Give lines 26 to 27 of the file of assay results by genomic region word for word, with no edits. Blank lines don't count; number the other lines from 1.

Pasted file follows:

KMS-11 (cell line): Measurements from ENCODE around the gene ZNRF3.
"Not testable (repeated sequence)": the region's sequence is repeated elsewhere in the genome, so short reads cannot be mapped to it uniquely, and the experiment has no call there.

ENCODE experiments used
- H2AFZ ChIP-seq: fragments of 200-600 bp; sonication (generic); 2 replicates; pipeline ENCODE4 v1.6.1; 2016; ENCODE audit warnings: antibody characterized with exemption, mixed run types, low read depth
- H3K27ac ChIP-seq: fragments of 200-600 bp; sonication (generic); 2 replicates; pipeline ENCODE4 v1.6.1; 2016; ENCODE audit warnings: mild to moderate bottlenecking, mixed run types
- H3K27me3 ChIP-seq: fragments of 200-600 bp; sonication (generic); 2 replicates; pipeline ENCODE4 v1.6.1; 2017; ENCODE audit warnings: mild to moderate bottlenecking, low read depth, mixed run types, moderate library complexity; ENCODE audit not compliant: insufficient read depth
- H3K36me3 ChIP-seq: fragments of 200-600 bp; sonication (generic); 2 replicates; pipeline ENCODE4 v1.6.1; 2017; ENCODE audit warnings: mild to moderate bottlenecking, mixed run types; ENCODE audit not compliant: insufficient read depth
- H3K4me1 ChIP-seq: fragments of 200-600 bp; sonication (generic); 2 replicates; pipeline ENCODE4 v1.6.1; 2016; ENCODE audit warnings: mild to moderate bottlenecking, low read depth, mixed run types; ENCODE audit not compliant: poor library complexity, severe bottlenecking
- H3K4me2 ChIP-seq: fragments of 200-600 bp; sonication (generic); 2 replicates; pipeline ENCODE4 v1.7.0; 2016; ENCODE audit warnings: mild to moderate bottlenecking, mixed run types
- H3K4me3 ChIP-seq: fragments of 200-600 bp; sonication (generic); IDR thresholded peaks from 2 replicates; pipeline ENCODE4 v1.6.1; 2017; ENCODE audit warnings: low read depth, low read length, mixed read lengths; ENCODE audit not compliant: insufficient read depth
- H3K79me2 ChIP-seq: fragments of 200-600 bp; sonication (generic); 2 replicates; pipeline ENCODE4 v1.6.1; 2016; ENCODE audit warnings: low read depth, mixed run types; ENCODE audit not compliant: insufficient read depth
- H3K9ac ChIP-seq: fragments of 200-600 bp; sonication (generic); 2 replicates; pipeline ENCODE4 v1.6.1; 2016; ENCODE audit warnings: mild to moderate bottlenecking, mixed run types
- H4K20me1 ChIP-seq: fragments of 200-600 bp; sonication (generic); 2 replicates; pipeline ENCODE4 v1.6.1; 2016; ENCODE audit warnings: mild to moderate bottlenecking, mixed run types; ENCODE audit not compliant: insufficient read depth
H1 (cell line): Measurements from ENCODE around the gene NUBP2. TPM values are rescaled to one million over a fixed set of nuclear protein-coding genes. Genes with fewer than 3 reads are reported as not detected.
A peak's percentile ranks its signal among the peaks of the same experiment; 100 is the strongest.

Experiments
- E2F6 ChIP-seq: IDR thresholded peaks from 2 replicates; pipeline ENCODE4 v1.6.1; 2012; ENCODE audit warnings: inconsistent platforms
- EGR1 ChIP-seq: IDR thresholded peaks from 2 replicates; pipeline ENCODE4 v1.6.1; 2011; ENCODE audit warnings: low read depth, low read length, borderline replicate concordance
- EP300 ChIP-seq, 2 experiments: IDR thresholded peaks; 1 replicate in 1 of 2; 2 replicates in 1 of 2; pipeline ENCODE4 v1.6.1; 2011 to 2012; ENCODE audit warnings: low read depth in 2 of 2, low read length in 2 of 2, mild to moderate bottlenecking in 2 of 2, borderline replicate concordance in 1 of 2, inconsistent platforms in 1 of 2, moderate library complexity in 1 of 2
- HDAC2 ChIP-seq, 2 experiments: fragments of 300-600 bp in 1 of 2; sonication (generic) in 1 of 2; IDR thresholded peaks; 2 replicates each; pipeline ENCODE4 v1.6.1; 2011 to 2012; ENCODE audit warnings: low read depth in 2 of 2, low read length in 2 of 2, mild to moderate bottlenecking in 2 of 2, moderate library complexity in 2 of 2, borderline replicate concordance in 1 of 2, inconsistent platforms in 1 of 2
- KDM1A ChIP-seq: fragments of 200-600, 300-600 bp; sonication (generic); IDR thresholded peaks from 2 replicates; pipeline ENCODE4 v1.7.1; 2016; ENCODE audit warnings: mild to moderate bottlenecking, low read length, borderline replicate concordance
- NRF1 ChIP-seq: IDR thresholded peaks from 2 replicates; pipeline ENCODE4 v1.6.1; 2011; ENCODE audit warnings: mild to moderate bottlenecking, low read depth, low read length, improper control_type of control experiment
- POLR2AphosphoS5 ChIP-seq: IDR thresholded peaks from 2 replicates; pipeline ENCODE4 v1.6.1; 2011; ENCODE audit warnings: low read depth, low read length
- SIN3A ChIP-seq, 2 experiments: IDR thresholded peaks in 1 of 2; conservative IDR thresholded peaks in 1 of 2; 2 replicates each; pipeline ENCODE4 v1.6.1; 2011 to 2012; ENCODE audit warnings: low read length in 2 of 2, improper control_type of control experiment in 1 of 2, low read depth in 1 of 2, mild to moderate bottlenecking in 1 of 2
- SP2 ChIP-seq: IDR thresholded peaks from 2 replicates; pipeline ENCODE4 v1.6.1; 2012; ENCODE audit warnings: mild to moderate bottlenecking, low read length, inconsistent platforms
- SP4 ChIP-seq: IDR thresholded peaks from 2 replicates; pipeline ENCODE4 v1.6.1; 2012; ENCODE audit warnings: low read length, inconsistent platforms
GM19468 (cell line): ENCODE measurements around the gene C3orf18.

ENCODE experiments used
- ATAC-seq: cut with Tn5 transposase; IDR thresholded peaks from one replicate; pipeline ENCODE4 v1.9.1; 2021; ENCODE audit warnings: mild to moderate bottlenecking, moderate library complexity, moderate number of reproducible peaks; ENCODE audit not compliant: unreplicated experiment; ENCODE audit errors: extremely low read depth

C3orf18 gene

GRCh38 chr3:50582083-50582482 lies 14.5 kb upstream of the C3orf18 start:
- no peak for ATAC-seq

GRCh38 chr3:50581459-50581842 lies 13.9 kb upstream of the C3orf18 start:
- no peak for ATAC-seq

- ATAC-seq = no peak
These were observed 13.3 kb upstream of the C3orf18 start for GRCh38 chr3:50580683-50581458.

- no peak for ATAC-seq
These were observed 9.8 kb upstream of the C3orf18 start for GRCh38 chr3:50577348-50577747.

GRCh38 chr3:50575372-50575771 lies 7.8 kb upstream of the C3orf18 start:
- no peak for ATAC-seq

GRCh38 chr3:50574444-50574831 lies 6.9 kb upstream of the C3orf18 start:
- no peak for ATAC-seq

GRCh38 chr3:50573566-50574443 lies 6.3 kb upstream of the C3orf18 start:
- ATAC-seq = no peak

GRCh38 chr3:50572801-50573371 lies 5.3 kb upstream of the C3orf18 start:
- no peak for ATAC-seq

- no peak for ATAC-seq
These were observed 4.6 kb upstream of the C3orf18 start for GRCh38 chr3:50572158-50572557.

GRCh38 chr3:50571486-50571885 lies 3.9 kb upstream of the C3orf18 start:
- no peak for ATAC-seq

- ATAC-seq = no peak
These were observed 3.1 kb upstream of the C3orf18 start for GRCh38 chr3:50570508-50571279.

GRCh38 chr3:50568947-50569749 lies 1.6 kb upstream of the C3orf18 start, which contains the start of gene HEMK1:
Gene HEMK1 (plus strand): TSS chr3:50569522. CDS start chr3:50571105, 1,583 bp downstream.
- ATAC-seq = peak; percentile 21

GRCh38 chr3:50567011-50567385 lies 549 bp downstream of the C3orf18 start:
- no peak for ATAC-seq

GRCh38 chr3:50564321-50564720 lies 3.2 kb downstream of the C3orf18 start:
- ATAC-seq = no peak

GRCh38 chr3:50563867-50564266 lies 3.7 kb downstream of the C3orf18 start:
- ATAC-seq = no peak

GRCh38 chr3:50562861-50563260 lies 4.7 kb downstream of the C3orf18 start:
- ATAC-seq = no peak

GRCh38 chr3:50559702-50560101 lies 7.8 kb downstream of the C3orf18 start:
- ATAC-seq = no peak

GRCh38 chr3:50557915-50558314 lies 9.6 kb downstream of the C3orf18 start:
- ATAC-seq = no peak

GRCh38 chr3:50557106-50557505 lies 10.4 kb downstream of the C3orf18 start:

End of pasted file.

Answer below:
- SP4 ChIP-seq: IDR thresholded peaks from 2 replicates; pipeline ENCODE4 v1.6.1; 2012; ENCODE audit warnings: low read length, inconsistent platforms
GM19468 (cell line): ENCODE measurements around the gene C3orf18.